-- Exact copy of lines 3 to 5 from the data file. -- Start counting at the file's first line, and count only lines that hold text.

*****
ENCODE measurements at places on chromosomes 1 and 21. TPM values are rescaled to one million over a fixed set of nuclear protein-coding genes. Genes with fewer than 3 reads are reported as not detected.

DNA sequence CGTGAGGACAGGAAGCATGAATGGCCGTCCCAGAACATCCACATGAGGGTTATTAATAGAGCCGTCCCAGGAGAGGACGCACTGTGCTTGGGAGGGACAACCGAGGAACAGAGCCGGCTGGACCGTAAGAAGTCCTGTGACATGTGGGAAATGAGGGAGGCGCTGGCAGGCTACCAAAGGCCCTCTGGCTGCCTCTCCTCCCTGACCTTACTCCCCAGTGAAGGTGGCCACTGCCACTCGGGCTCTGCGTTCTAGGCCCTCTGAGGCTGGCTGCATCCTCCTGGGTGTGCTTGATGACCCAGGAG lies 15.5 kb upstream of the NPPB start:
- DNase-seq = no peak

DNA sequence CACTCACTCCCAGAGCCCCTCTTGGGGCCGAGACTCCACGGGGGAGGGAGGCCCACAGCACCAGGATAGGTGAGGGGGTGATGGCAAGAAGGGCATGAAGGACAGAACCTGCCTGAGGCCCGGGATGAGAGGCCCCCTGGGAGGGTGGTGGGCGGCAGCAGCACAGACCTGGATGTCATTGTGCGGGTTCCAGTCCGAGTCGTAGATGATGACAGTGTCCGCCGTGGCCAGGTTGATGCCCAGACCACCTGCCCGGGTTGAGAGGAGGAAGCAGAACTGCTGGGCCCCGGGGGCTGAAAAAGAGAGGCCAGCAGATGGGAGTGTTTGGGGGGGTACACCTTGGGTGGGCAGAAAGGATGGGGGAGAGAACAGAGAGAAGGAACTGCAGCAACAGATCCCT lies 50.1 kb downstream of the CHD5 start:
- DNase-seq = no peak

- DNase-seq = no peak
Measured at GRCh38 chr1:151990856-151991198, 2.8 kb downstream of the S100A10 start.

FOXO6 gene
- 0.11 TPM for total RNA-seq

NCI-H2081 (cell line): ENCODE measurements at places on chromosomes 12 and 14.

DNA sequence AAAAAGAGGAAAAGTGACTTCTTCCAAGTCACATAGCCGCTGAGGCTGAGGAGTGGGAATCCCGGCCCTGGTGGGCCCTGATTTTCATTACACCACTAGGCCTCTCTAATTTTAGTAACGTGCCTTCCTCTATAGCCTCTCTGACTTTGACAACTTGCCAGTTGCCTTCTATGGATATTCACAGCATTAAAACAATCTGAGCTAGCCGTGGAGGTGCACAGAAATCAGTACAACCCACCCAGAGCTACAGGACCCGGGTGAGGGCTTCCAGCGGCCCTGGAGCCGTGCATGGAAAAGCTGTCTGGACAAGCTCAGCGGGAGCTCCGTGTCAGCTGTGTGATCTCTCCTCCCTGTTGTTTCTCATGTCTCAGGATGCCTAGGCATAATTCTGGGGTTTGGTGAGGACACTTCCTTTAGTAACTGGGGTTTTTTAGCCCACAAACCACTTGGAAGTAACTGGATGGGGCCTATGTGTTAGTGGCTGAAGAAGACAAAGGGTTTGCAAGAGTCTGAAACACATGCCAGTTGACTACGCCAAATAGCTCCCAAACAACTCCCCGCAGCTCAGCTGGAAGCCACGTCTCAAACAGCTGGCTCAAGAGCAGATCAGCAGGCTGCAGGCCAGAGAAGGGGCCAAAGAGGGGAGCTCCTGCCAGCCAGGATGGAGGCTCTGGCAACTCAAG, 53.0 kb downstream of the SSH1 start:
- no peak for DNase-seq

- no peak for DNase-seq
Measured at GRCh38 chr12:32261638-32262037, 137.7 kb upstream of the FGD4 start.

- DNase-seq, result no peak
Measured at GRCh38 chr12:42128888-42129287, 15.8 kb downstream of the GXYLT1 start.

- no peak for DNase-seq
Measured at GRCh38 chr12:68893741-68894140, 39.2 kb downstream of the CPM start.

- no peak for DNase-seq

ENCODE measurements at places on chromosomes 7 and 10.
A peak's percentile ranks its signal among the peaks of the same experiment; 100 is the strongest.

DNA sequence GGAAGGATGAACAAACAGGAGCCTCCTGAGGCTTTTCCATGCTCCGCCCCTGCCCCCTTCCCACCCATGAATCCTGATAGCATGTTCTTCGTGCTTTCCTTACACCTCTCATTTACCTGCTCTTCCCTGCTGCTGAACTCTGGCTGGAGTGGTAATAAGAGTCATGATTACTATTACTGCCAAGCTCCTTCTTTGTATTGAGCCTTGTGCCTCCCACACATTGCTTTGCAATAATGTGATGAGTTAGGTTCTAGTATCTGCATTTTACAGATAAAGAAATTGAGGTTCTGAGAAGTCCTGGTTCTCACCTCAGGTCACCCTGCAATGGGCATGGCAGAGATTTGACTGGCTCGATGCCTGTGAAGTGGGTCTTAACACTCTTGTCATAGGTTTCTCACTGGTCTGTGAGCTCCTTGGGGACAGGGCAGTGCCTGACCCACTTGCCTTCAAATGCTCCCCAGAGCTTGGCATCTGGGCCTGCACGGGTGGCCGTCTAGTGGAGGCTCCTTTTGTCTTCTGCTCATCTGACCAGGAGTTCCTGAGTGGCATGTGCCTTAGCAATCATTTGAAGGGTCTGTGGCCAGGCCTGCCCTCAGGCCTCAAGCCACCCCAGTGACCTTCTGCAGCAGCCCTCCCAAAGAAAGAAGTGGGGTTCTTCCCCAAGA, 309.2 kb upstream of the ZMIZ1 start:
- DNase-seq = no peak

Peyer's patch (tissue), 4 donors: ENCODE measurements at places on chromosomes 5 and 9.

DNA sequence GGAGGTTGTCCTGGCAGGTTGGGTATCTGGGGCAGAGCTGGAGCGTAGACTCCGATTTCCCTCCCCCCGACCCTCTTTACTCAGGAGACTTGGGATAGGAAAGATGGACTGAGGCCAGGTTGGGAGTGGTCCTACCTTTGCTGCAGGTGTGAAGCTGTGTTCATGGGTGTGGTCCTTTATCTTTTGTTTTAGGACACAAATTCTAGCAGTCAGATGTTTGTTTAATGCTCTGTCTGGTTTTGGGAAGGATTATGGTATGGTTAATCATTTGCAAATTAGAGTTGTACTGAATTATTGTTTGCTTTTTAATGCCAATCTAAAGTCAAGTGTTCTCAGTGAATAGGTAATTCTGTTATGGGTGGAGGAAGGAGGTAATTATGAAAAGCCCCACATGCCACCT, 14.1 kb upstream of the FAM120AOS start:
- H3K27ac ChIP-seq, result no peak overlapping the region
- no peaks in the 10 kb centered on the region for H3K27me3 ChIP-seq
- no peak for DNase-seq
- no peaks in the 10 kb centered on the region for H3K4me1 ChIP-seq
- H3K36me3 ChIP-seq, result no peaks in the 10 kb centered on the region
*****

- DNase-seq = no peak

DNA sequence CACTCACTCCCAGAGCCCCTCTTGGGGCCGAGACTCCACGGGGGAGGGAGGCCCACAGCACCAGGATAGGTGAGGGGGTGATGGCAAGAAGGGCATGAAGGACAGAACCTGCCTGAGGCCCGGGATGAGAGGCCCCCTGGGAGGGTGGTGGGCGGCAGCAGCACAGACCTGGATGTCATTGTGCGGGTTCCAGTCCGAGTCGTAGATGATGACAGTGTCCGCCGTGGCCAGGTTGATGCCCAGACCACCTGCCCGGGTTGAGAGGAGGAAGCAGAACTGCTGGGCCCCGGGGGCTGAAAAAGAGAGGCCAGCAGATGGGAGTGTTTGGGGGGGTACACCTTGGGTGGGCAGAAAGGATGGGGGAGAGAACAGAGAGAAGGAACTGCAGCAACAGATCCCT lies 50.1 kb downstream of the CHD5 start:
- DNase-seq = no peak